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May 26, 2008

“We did this. This is what we can do.”
Posted by Patrick at 03:48 PM * 117 comments

From the Planetary Society weblog: a photo of the Phoenix lander descending to Mars, still hanging from its parachute, still protected by backshell and heat shield. Taken by the Mars Reconnaissance Orbiter as Phoenix zoomed by.

Bad Astronomy writes:

Think on this, and think on it carefully: you are seeing a manmade object falling gracefully and with intent to the surface of an alien world, as seen by another manmade object already circling that world, both of them acting robotically, and both of them hundreds of million of kilometers away.

Never, ever forget: we did this. This is what we can do.

Comments on "We did this. This is what we can do.":
#1 ::: P J Evans ::: (view all by) ::: May 26, 2008, 04:15 PM:

Oh, wow!
I didn't think we'd get this kind of lucky.

#2 ::: John Chu ::: (view all by) ::: May 26, 2008, 04:24 PM:

This is just cool beyond all reckoning.

With all that's going wrong in the world, it's good to have a reminder, once in a while, what we, human beings, can accomplish when we're at our best.

#3 ::: Ginger ::: (view all by) ::: May 26, 2008, 04:50 PM:


#4 ::: Charlie Stross ::: (view all by) ::: May 26, 2008, 04:55 PM:

That's pretty special.

(At a loss for words, for once.)

#5 ::: Bill Higgins-- Beam Jockey ::: (view all by) ::: May 26, 2008, 05:10 PM:

The nations of the world have a fleet of vehicles exploring Mars.

In orbit: ESA's Mars Express. NASA's Mars Reconnaissance Orbiter. NASA's Mars Odyssey.

On the ground: Spirit, near the equator. Opportunity, also near the equator on the opposite side of Mars. Now Phoenix, above the arctic circle.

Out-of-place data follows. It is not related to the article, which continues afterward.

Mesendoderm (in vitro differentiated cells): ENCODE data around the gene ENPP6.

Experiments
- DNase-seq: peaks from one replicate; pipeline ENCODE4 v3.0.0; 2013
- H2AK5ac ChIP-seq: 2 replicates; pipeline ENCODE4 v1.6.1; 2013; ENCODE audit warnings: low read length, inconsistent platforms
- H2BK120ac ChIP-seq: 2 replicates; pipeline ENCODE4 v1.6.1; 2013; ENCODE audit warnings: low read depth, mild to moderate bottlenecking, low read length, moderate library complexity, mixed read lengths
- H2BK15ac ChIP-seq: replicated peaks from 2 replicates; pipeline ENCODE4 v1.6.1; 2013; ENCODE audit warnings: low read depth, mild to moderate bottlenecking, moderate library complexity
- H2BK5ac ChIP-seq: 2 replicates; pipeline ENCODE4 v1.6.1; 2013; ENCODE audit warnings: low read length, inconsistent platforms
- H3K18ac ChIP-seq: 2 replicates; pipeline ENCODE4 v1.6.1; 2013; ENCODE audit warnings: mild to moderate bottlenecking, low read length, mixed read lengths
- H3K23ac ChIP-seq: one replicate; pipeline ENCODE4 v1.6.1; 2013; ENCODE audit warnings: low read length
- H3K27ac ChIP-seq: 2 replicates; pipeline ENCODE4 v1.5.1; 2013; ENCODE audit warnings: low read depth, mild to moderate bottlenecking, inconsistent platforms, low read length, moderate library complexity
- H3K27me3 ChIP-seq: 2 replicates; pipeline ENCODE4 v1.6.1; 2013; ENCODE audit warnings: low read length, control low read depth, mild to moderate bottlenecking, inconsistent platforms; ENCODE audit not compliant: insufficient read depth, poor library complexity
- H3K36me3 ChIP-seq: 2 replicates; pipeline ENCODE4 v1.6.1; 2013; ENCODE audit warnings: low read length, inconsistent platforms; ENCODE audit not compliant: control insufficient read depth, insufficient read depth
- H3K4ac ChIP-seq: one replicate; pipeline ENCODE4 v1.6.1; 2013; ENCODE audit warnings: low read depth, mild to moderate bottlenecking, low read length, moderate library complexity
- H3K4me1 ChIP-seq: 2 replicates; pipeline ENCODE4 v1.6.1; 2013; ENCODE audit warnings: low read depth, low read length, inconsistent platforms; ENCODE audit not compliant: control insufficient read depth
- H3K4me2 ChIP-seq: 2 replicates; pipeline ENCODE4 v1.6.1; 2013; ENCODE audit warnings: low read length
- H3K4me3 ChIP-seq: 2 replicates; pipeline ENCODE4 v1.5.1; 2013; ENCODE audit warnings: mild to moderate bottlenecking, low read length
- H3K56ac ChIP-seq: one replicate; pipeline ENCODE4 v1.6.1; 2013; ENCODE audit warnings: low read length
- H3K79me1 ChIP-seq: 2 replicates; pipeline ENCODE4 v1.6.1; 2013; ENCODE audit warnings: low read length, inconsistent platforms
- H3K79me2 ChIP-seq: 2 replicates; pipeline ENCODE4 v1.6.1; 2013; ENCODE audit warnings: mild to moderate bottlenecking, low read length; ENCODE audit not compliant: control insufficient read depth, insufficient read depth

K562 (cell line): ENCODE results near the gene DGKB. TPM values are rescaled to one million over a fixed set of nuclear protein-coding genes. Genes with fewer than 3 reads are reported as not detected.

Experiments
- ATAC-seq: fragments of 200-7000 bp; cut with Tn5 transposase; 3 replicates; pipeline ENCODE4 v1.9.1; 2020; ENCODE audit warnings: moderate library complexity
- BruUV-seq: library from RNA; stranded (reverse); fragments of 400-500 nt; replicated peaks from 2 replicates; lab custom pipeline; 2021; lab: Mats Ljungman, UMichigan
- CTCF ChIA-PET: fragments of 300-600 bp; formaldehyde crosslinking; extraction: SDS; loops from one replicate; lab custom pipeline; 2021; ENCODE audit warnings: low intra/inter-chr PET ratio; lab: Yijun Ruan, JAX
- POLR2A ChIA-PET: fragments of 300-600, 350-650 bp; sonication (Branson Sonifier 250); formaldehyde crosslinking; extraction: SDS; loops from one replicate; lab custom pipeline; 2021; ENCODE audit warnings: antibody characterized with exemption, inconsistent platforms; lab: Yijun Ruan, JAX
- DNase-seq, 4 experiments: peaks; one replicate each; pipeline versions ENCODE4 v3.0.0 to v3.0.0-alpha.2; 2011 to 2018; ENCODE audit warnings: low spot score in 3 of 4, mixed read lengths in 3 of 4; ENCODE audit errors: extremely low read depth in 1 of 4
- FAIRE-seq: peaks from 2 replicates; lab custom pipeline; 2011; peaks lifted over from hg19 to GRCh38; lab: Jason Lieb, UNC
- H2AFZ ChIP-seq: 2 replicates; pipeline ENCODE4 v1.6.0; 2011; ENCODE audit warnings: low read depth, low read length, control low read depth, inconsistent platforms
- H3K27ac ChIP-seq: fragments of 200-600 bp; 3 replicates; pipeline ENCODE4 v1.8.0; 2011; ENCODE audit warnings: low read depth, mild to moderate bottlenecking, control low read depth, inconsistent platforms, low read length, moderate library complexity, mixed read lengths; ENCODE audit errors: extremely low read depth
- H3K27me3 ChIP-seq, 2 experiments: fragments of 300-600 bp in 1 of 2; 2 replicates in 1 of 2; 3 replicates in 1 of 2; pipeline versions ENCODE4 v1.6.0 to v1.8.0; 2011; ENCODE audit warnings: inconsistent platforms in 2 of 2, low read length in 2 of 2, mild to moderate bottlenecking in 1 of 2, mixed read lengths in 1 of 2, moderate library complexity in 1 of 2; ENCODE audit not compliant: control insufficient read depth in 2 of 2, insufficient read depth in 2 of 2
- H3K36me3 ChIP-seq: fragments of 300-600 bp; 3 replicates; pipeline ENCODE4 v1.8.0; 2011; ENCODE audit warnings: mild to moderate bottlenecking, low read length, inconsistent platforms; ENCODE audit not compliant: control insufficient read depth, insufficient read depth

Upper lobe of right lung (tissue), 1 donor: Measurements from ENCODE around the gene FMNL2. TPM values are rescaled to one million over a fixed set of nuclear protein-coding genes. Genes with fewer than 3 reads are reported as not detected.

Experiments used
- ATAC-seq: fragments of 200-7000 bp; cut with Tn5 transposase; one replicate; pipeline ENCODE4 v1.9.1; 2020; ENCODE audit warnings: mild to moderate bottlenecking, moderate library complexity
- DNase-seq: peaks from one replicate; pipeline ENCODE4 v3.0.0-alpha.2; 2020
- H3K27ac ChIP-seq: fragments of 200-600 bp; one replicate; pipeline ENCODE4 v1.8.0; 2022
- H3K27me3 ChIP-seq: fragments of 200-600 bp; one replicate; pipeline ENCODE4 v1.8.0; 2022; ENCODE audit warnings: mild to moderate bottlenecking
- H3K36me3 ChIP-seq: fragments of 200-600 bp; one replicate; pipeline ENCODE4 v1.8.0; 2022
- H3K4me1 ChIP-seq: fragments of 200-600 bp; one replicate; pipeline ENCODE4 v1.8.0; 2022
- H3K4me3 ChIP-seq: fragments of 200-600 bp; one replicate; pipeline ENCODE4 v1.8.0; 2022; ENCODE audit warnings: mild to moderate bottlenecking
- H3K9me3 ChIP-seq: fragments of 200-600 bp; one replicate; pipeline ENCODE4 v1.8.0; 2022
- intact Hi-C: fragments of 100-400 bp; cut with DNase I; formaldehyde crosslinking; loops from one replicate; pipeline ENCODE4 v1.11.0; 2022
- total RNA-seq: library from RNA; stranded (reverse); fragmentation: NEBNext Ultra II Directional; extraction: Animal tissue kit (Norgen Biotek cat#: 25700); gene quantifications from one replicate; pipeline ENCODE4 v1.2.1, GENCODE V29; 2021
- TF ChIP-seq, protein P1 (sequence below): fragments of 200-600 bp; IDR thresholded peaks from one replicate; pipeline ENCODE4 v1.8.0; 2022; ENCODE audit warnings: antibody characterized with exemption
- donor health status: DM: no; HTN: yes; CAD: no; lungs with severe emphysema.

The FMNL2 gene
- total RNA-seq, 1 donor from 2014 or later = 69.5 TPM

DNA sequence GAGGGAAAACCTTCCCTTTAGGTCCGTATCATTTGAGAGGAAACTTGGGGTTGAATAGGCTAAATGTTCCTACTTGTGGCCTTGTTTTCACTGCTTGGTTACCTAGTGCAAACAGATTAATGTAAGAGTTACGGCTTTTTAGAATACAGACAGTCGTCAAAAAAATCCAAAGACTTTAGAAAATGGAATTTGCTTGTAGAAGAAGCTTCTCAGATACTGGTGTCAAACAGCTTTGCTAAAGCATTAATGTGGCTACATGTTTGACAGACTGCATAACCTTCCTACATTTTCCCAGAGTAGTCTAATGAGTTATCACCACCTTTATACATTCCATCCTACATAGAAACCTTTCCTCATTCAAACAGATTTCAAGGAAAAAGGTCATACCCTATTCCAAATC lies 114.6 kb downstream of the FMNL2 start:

Those on the ground can communicate with the orbiters, and regularly use them to relay data to Earth. Imaging from the orbiters is used to plan and understand where the rovers are going.

It's real exploration. On a very big planet, but it's a start.

We can do other difficult things.

#6 ::: Fragano Ledgister ::: (view all by) ::: May 26, 2008, 05:12 PM:

I am just awed by it.

#7 ::: AHT ::: (view all by) ::: May 26, 2008, 05:18 PM:

Oh. That just gave me chills.

#8 ::: Tony Zbaraschuk ::: (view all by) ::: May 26, 2008, 05:33 PM:

Wow, wow, wow!

I've seen a picture of one of the two Mars rovers from orbit (basically one pixel wide), and I've seen the video from the lunar rovers of the LM lifting off...

but this is stunning.

We. Did. This.


#9 ::: Serge ::: (view all by) ::: May 26, 2008, 05:39 PM:

This is what we can do.


#10 ::: Niall McAuley ::: (view all by) ::: May 26, 2008, 05:58 PM:

Go, little lander!

#11 ::: Nenya ::: (view all by) ::: May 26, 2008, 06:00 PM:

*happy squeaks*

I got to see part of the landing--the JPL control room, on NASA TV--last night when it was coming down. I hadn't known there was another mission in the works, but it was neat to "be there" for it.

I'm still trying to wrap my mind around it. Such a BIG thing! :)))

#12 ::: Larry Brennan ::: (view all by) ::: May 26, 2008, 06:16 PM:

Wow. There's some hope to be had from this.

#13 ::: JESR ::: (view all by) ::: May 26, 2008, 06:36 PM:

OK, this is the coolest thing of all!

#14 ::: Bruce Cohen (SpeakerToManagers) ::: (view all by) ::: May 26, 2008, 07:20 PM:

This is the first time since Apollo shut up shop that I've felt like we have an honest-to-ghu space program running out there, not some sort of political boondoggle, and that we're really there to stay.

I watched the web feed from the control room as Phoenix went in, and you could hear the pride in the voice of the controller as the Lander went through its schedule on time and target, and doing better at almost everything than expected. They didn't even lose signal from the craft during max heat on re-entry as they expected. Way to go, little lander!

#15 ::: John Houghton ::: (view all by) ::: May 26, 2008, 07:36 PM:

Besides having everything go exactly right (which the space program really needed), I was most impressed that everything was coordinated so that three orbiters and an earth station could directly observe the landing sequence. That an orbiter was close enough to take photographs of the lander at a critical stage, was just icing. Really tasty icing.